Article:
Constructing Journalism Knowledge in the Classroom

The journalism class that I’m preparing to teach this fall is a writing course, but it’s also very content-heavy — lots of specialized vocabulary, lots of unique professional practices to teach.

This fall, I’m not using a big $100 journalism textbook. Instead, I’ll
be spending more time with several smaller texts.  In place of
assigning chapters for students to read passively (out of a sense of
obligation that I need to “cover” loads of specialized topics), I’m
going to treat it more like a writing course, which means more writing
(and pre-writing, and peer editing, and revision).   I already teach my freshman writing courses this way, but I guess I had
to teach this journalism course a couple of times before I could make
the shift. 

The best way for students to learn how to do journalism is
to work on the student paper, so there’s only so much I can expect from any course. Nevertheless, in the years when “News Writing” is
not offered, the student editors report they have a much harder time
developing the newbie staff members, so clearly this course does have
an impact on the quality of the student paper.

The last time I taught this course, I came down with pneumonia just a few weeks into the term, so I had to rely — far more than I had planned to — on assigning chapters and workbook pages.  After I was physically capable of coming back to the classroom, it was fairly easy of me to fall back on lectures and book chapters, but I could feel my mental energies draining whenever I tried to evaluate a paper at any level beyond marking grammar mistakes, or when I tried to moderate a class discussion at any level between lecturing and replying to specific questions.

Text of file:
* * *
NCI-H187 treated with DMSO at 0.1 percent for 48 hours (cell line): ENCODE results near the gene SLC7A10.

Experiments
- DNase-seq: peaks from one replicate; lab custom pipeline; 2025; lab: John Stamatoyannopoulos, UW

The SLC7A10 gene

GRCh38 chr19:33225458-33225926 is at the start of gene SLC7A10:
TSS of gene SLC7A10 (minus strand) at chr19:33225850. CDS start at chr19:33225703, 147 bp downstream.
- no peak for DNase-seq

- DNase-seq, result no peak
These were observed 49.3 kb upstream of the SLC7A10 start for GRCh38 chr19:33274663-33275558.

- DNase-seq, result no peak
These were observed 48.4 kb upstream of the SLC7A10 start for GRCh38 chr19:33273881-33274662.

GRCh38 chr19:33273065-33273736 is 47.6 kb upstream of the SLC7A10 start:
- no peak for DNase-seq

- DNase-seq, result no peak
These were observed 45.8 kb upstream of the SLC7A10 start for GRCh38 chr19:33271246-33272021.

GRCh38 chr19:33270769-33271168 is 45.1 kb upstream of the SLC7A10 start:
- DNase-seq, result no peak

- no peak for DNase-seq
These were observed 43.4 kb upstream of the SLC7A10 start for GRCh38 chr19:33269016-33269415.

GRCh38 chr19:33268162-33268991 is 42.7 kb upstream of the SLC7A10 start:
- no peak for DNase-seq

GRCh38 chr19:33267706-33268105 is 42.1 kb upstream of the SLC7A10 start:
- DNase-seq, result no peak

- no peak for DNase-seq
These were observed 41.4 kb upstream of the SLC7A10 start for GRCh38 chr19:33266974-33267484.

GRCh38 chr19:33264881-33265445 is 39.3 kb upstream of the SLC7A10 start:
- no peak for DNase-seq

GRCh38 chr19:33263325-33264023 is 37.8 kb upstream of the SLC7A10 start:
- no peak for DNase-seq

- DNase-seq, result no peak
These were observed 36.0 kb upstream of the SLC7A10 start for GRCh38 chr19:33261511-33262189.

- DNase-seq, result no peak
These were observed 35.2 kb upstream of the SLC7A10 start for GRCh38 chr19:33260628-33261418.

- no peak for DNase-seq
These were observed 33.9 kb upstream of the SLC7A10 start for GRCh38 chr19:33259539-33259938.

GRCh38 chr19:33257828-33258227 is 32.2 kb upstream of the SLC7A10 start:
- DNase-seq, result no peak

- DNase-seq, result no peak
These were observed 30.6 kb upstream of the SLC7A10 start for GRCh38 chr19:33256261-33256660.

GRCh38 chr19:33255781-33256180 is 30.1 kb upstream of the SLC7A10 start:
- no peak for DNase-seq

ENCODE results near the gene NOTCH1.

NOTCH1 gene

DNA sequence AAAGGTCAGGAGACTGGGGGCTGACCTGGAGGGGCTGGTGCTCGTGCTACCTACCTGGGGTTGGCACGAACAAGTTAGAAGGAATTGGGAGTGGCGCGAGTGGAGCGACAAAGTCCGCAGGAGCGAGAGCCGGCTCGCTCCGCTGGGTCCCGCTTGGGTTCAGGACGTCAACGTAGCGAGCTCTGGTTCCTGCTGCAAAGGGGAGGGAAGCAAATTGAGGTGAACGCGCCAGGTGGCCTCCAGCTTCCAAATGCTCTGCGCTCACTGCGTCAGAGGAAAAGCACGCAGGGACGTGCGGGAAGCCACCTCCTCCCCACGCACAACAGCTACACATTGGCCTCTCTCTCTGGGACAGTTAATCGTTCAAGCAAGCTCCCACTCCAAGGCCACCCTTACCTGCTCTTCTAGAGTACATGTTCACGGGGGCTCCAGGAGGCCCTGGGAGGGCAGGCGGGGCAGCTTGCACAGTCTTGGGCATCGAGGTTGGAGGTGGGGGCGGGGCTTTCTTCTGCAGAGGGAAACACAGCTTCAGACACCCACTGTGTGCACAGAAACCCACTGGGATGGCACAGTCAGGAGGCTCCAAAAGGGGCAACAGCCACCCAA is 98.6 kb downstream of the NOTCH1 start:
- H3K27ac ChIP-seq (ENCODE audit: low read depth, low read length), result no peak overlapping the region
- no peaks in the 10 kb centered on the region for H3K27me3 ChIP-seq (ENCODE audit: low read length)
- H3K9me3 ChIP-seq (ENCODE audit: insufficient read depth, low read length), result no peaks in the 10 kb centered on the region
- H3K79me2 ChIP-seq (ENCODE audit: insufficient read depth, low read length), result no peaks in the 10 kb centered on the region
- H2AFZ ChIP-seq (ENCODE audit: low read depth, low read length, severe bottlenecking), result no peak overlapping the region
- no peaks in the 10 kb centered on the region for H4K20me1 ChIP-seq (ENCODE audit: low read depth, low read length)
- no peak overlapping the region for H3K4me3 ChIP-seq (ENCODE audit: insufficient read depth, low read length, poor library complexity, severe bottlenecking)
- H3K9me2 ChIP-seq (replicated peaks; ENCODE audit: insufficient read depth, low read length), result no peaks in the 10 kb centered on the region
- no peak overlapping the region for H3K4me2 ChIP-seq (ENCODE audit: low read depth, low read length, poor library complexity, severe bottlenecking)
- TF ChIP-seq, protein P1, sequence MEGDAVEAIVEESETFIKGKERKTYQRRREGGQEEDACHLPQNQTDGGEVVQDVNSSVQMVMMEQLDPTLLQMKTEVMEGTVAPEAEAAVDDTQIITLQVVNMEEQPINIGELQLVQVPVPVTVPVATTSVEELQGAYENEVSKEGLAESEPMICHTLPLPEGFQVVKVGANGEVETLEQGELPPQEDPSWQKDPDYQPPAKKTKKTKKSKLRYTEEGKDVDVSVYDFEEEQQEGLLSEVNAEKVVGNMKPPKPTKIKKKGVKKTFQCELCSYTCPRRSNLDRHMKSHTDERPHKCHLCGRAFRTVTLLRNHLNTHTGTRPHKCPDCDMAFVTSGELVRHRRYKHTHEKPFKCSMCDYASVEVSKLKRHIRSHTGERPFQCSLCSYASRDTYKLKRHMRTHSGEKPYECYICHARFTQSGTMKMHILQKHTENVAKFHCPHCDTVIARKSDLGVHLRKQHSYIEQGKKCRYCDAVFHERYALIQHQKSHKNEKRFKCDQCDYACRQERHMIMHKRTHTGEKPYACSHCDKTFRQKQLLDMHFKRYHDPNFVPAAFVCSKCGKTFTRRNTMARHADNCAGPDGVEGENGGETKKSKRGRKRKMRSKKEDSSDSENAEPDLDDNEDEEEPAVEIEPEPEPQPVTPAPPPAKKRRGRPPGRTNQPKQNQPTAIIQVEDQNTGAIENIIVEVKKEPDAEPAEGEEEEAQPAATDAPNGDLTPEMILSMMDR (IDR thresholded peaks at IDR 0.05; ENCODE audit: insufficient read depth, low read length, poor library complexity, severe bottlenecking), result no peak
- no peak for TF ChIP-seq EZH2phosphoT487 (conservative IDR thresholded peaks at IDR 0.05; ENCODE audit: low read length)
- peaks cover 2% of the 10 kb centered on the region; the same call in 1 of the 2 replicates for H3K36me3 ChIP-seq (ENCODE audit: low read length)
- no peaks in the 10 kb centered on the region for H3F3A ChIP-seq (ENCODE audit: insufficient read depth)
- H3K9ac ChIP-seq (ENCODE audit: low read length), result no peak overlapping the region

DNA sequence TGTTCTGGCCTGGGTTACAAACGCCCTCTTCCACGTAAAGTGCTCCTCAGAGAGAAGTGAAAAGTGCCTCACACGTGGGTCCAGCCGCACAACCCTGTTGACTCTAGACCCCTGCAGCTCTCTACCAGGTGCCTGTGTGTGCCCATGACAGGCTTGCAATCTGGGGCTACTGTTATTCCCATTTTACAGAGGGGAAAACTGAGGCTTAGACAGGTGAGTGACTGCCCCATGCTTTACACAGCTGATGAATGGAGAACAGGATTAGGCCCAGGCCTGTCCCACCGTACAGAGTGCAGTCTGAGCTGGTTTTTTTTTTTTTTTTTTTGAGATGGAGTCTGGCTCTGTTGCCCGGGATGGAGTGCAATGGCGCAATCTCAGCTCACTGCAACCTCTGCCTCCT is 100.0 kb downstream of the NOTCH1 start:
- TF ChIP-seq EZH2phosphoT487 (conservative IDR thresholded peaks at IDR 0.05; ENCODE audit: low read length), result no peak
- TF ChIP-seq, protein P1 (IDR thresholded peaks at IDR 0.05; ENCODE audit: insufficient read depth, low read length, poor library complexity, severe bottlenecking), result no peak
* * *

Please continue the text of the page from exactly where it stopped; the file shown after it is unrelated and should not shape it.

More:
This year, I’ve signed up to particpate in a pilot project using “clickers” — wireless hand-held response gadgets that students can use, in the middle of a lecture or workshop, to respond to spot quetsions.  I’ll go into the classroom with an agenda, and a set of loaded questions that are designed to get the students thinking, “Hey, I noticed that, too… I wonder why it is?”  (Which is preferable to “I’d better write that down in case I have to spit it back for a quiz.”)

I’m preparing my syllabus with a list of what clicker questions I’ll need to prepare for each day’s topic.  I’ve got a fairly decent, very brief handout on newsworthiness, and a more detailed podcast on newsworthiness, but rather than assign these texts first then quiz students on their ability to spit back cognitive chunks (thus placing myself as the source of knowledge to be memorized, and training the students to expect that I will do all the filtering and heavy lifting for them), I will instead try to introduce the concepts through questions:

Which potential story is more interestiing to you?
A) a power outage that affects 20 families. 
B) a power outage that affects 10,000 families.

Which potential story is more interesting to you:
A) President Obama enjoys tea with the Queen of England
B) An ostentatiously tatooed and pierced children’s librarian who married the impeached former mayor of your home town enjoys tea with the Queen of England.

…and follow up with discussions that move towards synthesis and evaluation, with links and page numbers for the students to refer to (for review, or for further examples, or for more depth).  (The idea in this case is not simply to get them to spit back the characteristics of a newsworthy story, but rather to help them recognize that the metrics of “newsworthiness” are derived from human nature, rather than a bunch of arbitrary values.)